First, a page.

photo by doris gutierrez 8
Album Review: Hoffman Manor by State Lines FFO: Tigers Jaw, Taking Back Sunday, Joyce Manor by matt boswell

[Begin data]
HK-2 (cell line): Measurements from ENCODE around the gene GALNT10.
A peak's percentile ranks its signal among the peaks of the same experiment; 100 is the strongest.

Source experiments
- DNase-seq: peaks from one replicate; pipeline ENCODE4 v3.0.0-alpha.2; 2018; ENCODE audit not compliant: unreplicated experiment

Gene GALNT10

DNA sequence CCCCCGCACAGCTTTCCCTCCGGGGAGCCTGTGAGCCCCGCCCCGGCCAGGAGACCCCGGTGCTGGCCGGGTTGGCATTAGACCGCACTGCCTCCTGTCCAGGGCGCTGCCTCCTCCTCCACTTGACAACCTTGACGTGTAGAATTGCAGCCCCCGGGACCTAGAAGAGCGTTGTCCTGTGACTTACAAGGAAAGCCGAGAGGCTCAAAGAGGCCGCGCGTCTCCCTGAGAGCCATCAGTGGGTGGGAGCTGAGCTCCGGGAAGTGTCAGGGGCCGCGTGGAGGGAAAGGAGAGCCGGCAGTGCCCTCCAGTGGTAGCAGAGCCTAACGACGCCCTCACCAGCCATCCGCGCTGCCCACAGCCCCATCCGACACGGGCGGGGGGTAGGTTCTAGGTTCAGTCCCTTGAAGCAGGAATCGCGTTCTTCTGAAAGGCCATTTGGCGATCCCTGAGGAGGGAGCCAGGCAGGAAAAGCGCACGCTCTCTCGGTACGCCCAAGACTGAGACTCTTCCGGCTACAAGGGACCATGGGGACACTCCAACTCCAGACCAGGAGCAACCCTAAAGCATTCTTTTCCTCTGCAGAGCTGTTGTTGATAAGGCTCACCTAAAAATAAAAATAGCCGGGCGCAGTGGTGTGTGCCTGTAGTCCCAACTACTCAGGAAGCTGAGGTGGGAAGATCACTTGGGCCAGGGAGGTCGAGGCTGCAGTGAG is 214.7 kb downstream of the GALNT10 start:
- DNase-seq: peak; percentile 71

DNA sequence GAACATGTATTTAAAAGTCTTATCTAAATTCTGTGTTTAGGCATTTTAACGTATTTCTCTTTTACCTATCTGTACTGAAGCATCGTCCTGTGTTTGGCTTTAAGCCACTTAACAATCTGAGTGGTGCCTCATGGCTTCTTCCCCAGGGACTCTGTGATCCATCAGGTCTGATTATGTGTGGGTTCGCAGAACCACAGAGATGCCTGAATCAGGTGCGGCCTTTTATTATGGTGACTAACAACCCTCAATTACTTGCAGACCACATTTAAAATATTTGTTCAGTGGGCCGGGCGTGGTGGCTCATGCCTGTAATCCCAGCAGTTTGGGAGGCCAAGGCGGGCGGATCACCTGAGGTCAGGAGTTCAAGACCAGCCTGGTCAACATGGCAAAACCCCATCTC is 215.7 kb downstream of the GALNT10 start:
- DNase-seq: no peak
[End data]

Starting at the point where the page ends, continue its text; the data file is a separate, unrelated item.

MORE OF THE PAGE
Hoffman Manor is the debut album by Long Island quartet State Lines, and it is pretty spectacular for a first attempt. In as stripped down sense as you can make it, this is a punk rock band. For one to add on subgenres, it is apparent that State Lines draws influence from emo and pop-punk bands of the 90’s and early 2000’s. While this band is definitely influenced, it is in no way a rip-off of anyone. The music has a great feel that brings up memories of warm days with friends or sitting around watching leaves change colors. The vocals of Jonathan (JD) Dimitri are incredibly raw, emotional, and honest and it is a perfect complement to each song on this album. I say to start listening to this album with the song “Cancer,” but in all honesty this is a record you can put on any song of and fall in love. It begins very much in your face with a snare roll followed by a powerslide leading into the opening track, “Driver.” Clocking in at 2:10, it is the shortest song on the album, and in all entirety it feels much shorter than that. It’s a great way to set the mood for this album. Things turn down a little bit at the beginning of the next track, “Getaway,” but it quickly builds up into a real bouncy rock song. Following that song is “You Were A Hurricane,” which can easily be anyone’s go to song after experiencing heartbreak. The real gem on this album, however, is the fourth track, entitled “Cancer.” The story is that JD wrote this song through the eyes of his mother watching her father pass away from cancer. It certainly doesn’t feel like a sad song, but when you listen to the lyrics (not to mention the raw delivery of them) it really pulls on your heartstrings. This is a topic that doesn’t seem to be covered much in music, especially punk rock, but it’s something that almost everyone has had an experience with. The rest of the album stays just as strong as it began. My only complaint is while the second to last track, “House” is fantastic, it kind of feels out of place with the rest of the album, or at least the songs around it. It is a slower song that has a Brand New sort of feel to it, and it is the longest track on the album (4:09). However, I repeat by saying it is still a fantastic song. State Lines is still pretty unknown, but if they are able to keep up what they did on Hoffman Manor, it won’t stay like that for long. 9